One of the books I’m working through now is William Cavanaugh’s The Myth of Religious Violence. If you’re open to a little heresy (not heresy directed toward Christianity, but toward religion-like phenomena like nationalism, capitalism, Marxism, etc.), check it out. His contention is not that it is never the case that a cultural phenomenon we’ve been trained to call “religion” (e.g., Christianity, Islam, Buddhism, etc.) resorts to or is complicit in violence. Rather, he is arguing that because the boundary lines between “religious” phenomena and “secular” phenomena are so arbitrary (and of recent Western vintage), they are of little use in ascribing greater tendencies toward violence in “religion” than in, say, “nationalism.”
Here’s a choice paragraph (p. 120-1):
“’The West,’ ‘modernity,’ ‘liberalism,’ and so on are not simply monolithic realities, but are ideals or projects that are always contestable. Part of the function of ideology, however, is to present these projects as based on essential realities that are simply there, part of the way things are. As we saw in Locke’s writings, the religious-secular distinction is presented as embedded in the immutable nature of things. In fact, however, this distinction was born with a new configuration of power and authority in the West and was subsequently exported to parts of the world colonized by Europeans. Within the West, religion was invented as a transhistorical and transcultural impulse embedded in the human heart, essentially distinct from the public business of government and economic life. To mix religion with public life was said to court fanaticism, sectarianism, and violence. The religious-secular divide thus facilitated the transfer in the modern era of the public loyalty of the citizen from Christendom to the emergent nation-state. Outside the West, the creation of religion and its secular twin accompanied the attempts of colonial powers and indigenous modernizing elites to marginalize certain aspects of non-Western cultures and create space for the smooth functioning of state and market interests.”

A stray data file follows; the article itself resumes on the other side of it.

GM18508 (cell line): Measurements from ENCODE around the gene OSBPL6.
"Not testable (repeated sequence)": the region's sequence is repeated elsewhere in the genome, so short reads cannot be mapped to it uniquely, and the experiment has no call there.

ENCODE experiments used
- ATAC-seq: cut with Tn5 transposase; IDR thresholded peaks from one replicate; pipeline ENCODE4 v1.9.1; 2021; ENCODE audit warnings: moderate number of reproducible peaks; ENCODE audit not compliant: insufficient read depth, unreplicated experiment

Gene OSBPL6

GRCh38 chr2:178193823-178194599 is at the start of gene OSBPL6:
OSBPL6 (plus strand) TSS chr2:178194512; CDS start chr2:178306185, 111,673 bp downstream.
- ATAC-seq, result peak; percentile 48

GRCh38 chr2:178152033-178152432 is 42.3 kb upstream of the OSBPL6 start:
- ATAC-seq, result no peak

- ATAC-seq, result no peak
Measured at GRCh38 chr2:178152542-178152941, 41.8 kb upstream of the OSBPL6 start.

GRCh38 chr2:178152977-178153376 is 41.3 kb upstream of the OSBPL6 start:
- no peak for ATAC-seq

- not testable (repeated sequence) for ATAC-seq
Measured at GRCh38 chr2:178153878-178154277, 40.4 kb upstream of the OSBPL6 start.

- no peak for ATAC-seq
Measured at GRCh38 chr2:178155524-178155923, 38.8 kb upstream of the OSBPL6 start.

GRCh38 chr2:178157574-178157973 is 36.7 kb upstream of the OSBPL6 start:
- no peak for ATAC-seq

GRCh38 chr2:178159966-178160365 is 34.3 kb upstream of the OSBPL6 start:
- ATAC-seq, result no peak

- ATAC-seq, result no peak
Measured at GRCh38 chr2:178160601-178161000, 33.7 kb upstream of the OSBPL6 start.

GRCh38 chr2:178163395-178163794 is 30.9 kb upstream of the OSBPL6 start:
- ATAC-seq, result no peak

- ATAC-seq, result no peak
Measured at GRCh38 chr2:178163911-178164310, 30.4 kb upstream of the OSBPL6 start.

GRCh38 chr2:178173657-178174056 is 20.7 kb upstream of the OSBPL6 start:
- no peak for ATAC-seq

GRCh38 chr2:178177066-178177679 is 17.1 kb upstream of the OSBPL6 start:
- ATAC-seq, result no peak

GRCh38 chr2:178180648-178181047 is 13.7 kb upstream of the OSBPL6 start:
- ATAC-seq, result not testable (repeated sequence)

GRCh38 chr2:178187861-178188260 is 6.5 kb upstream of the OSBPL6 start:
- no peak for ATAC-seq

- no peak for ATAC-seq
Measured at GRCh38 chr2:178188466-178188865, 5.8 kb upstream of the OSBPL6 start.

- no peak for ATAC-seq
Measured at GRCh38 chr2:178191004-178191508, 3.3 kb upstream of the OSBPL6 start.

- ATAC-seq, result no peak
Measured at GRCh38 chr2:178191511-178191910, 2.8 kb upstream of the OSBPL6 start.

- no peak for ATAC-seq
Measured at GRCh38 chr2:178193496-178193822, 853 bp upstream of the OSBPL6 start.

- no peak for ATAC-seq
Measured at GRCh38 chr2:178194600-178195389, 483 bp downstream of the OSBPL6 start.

Here in the US our civil religion is very closely tied to our Christianity for all but a few baptist (“small ‘b’ baptist,” as James Wm. McClendon, Jr. would say.) sects and groups we usually consider way beyond the pale like the Jehovah’s Witnesses. Which kind of religion results in more deaths each year? Which inflicts more violence around the world?